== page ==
It's not uncommon to be in the dark about the court system. Many people go their whole lives without ever having to set foot in a courthouse. But if you're considering divorce, it makes sense to educate yourself as much as possible about the process. Understanding the divorce process can help you get past the fear of the unknown and get organized.
Most county court websites include downloadable divorce forms. To get started, fill out the proper forms, including the petition or complaint for divorce and the summons. Generally, file the forms with your family law court clerk and pay the filing fee. Anyone unable to afford the filing fee may apply for a waiver. The petition and summons must be served, or delivered, to the other spouse, who has a certain number of days to file an answer to the petition.
Custody is decided according to the children's best interest, and a judge considers several factors in making that determination. Factors may include the children's primary residence, the environment in each parent's home, which parent has the strongest bond with the children, and any history of domestic or child abuse. Performing as the primary caregiver, being involved in children's education and being supportive of the other parent are considerations that impact which spouse retains or assumes the primary caregiver role.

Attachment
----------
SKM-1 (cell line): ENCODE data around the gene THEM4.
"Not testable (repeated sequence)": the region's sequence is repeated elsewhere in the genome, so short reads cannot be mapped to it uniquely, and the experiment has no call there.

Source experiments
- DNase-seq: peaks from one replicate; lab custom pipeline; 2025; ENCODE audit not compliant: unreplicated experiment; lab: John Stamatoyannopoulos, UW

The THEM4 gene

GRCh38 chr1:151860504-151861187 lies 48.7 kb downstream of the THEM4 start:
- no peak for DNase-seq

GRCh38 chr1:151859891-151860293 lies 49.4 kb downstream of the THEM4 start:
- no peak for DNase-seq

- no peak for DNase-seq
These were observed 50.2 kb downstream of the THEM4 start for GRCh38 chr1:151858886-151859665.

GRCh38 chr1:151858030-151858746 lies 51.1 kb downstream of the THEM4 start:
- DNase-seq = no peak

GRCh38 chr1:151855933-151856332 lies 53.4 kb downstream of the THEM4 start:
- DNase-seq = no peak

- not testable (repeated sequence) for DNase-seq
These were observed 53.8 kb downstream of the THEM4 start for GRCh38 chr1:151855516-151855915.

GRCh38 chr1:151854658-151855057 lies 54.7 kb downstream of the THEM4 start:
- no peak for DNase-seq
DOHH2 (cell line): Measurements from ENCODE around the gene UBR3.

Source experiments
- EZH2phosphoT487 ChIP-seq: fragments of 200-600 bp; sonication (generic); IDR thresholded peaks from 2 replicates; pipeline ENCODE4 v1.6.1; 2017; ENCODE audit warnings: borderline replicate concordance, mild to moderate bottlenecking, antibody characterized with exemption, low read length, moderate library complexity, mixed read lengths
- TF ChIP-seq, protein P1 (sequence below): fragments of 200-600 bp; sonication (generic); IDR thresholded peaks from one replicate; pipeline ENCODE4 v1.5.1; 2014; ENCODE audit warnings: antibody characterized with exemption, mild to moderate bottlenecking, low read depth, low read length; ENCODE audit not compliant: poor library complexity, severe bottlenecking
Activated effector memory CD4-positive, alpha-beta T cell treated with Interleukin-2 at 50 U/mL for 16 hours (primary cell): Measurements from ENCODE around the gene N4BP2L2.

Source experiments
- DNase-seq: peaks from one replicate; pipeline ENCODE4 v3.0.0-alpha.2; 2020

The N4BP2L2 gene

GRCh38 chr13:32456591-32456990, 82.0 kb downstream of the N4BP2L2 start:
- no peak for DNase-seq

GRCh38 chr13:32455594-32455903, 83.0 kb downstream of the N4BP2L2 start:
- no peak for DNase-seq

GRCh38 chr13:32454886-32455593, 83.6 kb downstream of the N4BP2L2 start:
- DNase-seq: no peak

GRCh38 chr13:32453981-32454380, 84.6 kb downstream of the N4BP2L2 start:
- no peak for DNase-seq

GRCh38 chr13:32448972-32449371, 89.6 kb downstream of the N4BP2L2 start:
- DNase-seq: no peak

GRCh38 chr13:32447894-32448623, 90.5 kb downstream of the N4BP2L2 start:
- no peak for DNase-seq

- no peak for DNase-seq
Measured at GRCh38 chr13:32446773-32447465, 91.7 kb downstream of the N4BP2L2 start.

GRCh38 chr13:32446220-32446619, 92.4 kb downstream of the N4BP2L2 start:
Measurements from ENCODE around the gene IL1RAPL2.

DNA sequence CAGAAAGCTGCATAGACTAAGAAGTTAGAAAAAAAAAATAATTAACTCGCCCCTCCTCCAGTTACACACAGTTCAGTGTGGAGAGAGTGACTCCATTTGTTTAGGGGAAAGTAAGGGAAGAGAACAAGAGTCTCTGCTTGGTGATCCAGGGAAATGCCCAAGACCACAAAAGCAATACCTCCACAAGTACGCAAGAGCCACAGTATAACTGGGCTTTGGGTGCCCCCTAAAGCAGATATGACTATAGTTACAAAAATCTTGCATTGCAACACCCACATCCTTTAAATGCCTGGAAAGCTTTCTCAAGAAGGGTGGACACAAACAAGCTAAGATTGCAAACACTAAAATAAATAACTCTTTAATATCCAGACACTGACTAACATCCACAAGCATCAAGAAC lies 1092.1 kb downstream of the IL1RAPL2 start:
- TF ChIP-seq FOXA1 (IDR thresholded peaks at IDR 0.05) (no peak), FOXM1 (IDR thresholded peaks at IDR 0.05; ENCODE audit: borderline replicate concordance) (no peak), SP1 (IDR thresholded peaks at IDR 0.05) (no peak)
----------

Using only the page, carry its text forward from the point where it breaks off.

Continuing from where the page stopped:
Marital property is divided according to state law where the divorce is filed. In community property states such as California, property and debt acquired during the marriage is divided equally between the spouses, according to value of the property. Equitable distribution states, such as New York, divide marital property and debt in a way that is considered equitable, based on factors such as the length of and financial contribution to the marriage, and continued earning capacity of each spouse after divorce. Property and debt belonging to either spouse individually before marriage, if treated as separate from the marriage, generally remains with its original owner after divorce.
Courts encourage any victim of domestic violence to call the authorities and file a police report, and then apply for an emergency protective order. Many courts have domestic violence offices with personnel who can help complete and file the necessary paperwork. There is usually a hearing within a few days of filing, after which time the court may order the abusive spouse or parent to leave the marital residence and physically stay away from the victim.
Hiring Legal Counsel
A divorce attorney advises his client about the divorce process, drafts and files documents and speaks for you in court. Some people prefer to have a lawyer handle the matter, but these days there are a lot of resources available to people who want file for divorce without an attorney. Public information posted on a range of websites can guide you through all the relevant issues in a divorce.